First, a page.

Please use this identifier to cite or link to this item: http://hdl.handle.net/2381/39102
Title: Ultrafine particles in four European urban environments: Results from a new continuous long-term monitoring network
Authors: Hofman, J.
Staelens, J.
Cordell, R.
Stroobants, C.
Zikova, N.
Hama, S. M. L.
Wyche, K. P.
Kos, G. P. A.
Van der Zee, S.
Smallbone, K. L.
Weijers, E. P.
Monks, P. S.
Roekens, E.
First Published: 20-Apr-2016
Publisher: Elsevier
Citation: Atmospheric Environment, 2016, 136, pp. 68-81 (14)
Abstract: o gain a better understanding on the spatiotemporal variation of ultrafine particles (UFPs) in urban environments, this study reports on the first results of a long-term UFP monitoring network, set up in Amsterdam (NL), Antwerp (BE), Leicester (UK) and London (UK). Total number concentrations and size distributions were assessed during 1–2 years at four fixed urban background sites, supplemented with mobile trailer measurements for co-location monitoring and additional short-term monitoring sites. Intra- and interurban spatiotemporal UFP variation, associations with commonly-monitored pollutants (PM, NOx and BC) and impacts of wind fields were evaluated. Although comparable size distributions were observed between the four cities, source-related differences were demonstrated within specific particle size classes. Total and size-resolved particle number concentrations showed clear traffic-related temporal variation, confirming road traffic as the major UFP contributor in urban environments. New particle formation events were observed in all cities. Correlations with typical traffic-related pollutants (BC and NOx) were obtained for all monitoring stations, except for Amsterdam, which might be attributable to UFP emissions from Schiphol airport. The temporal variation in particle number concentration correlated fairly weakly between the four cities (rs = 0.28−0.50, COD = 0.28−0.37), yet improved significantly inside individual cities (rs = 0.59−0.77). Nevertheless, considerable differences were still obtained in terms of particle numbers (20–38% for total particle numbers and up to 49% for size-resolved particle numbers), confirming the importance of local source contributions and the need for careful consideration when allocating UFP monitoring stations in heterogeneous urban environments.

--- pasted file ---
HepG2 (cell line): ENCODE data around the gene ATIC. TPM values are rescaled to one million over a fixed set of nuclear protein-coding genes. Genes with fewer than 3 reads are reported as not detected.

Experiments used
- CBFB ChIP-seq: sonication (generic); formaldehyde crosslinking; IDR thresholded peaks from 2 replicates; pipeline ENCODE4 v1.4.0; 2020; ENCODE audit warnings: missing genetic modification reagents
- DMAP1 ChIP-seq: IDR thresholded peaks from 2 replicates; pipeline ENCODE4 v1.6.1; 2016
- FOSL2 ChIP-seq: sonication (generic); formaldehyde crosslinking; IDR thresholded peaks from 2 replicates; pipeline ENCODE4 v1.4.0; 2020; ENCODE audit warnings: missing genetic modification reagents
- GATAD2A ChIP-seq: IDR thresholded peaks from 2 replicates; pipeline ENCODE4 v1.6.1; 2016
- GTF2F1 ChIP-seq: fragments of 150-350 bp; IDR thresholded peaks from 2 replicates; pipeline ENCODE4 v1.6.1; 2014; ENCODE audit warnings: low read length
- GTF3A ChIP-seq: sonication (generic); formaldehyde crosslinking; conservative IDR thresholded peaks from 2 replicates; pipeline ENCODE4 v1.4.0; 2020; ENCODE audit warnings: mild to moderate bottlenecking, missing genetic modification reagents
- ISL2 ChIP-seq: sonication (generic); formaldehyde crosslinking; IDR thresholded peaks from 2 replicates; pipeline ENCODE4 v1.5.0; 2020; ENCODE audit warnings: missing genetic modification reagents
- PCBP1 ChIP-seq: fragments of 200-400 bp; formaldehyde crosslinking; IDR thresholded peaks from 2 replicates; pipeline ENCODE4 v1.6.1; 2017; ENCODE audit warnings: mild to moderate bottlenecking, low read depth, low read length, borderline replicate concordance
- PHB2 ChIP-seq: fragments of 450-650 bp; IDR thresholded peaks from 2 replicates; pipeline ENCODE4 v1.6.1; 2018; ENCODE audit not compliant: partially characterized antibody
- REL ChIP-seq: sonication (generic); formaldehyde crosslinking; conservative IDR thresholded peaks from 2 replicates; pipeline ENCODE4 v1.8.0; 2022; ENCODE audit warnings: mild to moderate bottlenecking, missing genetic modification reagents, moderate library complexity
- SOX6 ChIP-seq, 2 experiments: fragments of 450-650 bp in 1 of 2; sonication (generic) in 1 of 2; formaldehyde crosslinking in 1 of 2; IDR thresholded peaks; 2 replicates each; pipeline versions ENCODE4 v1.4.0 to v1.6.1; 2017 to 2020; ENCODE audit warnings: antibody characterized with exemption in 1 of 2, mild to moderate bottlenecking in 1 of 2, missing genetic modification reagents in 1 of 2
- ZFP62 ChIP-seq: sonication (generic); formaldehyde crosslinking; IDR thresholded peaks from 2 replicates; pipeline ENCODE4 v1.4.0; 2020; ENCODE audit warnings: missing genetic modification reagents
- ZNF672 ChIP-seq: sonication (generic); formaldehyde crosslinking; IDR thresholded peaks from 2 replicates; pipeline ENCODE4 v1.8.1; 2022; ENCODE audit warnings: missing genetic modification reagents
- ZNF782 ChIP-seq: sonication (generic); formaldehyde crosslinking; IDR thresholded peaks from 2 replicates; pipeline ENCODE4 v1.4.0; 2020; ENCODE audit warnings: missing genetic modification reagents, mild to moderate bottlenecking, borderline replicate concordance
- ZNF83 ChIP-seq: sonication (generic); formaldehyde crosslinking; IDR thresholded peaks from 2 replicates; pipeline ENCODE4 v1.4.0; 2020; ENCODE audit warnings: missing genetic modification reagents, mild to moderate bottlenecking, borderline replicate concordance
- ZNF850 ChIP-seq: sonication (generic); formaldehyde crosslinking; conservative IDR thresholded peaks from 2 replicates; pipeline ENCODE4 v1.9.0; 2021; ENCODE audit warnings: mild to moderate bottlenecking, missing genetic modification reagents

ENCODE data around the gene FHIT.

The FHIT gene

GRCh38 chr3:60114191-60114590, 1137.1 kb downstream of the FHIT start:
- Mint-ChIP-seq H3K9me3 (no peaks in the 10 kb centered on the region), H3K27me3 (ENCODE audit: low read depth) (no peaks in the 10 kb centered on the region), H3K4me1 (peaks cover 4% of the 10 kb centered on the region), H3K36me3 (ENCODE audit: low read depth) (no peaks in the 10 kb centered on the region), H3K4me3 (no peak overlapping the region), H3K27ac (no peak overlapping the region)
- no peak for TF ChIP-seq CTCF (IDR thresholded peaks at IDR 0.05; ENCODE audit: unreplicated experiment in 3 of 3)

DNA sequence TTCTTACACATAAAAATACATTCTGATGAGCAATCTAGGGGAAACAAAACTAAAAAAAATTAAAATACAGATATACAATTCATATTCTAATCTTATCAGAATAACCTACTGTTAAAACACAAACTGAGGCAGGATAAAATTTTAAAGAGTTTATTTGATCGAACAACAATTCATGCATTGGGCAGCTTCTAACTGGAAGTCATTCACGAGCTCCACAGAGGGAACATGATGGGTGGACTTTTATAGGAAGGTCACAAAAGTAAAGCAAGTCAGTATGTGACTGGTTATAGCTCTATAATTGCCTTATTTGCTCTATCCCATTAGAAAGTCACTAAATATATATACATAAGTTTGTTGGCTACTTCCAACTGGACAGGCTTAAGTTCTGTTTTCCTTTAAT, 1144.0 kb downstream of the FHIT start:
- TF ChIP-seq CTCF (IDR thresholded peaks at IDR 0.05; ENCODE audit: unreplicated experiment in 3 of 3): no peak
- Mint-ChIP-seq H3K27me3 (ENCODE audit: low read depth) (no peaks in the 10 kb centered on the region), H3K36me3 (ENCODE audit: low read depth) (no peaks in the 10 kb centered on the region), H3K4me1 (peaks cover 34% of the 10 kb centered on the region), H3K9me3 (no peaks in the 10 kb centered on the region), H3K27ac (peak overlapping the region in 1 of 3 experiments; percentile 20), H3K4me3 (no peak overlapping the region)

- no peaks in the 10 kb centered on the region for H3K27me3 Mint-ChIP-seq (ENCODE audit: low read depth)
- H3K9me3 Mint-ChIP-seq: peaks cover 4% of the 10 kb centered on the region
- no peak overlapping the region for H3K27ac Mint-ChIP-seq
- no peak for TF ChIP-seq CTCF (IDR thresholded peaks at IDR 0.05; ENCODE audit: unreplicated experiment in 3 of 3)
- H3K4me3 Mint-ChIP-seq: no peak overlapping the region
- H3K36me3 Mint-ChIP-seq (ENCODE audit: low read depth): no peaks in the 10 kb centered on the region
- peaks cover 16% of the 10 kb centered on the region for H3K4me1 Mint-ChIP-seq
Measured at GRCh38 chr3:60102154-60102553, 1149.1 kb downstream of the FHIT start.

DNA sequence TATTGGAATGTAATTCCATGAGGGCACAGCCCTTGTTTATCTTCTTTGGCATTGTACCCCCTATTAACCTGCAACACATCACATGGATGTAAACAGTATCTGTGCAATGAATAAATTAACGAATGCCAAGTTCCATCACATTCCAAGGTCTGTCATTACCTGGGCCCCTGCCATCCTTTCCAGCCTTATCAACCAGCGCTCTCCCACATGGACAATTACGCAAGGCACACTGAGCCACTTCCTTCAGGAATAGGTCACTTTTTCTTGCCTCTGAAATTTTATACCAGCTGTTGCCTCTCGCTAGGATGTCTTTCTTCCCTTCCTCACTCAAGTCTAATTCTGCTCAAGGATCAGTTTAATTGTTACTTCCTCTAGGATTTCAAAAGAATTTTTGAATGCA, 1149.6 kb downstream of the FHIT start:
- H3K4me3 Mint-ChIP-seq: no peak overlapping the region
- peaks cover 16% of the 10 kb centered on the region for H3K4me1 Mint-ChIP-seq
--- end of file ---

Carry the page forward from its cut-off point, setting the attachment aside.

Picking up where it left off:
DOI Link: 10.1016/j.atmosenv.2016.04.010
ISSN: 1352-2310
Links: http://www.sciencedirect.com/science/article/pii/S1352231016302783
http://hdl.handle.net/2381/39102
Version: Post-print
Status: Peer-reviewed
Type: Journal Article
Rights: Creative Commons “Attribution Non-Commercial No Derivatives” licence CC BY-NC-ND, further details of which can be found via the following link: http://creativecommons.org/licenses/by-nc-nd/4.0/ Archived with reference to SHERPA/RoMEO and publisher website.
Description: Supplementary data related to this article can be found at http://dx.doi.org/10.1016/j.atmosenv.2016.04.010.
Appears in Collections:Published Articles, College of Science and Engineering

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